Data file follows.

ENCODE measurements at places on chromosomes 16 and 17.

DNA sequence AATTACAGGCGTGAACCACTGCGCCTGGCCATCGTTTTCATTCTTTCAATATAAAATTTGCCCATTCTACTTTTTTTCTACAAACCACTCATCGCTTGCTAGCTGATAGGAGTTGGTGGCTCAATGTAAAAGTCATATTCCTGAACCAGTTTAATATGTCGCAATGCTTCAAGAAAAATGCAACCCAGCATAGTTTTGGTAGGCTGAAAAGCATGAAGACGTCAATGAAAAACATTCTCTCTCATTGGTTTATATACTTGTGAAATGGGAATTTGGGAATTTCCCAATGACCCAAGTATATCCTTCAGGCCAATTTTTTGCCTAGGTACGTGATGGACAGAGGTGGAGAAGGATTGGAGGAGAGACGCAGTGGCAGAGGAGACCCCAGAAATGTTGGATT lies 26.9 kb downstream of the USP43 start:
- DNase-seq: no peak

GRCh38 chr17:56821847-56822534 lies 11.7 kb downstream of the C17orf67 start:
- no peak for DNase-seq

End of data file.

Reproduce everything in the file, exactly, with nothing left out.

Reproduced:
ENCODE measurements at places on chromosomes 16 and 17.

DNA sequence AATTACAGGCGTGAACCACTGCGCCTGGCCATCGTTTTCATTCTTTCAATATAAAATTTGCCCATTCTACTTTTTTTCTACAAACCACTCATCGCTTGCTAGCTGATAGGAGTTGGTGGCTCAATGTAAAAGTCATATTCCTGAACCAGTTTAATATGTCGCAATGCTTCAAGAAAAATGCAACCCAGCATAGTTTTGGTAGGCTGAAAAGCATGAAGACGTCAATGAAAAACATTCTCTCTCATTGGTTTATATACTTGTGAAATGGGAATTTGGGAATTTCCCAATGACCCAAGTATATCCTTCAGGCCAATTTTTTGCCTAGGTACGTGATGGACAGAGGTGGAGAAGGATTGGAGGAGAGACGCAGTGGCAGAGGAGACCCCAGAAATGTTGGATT lies 26.9 kb downstream of the USP43 start:
- DNase-seq: no peak

GRCh38 chr17:56821847-56822534 lies 11.7 kb downstream of the C17orf67 start:
- no peak for DNase-seq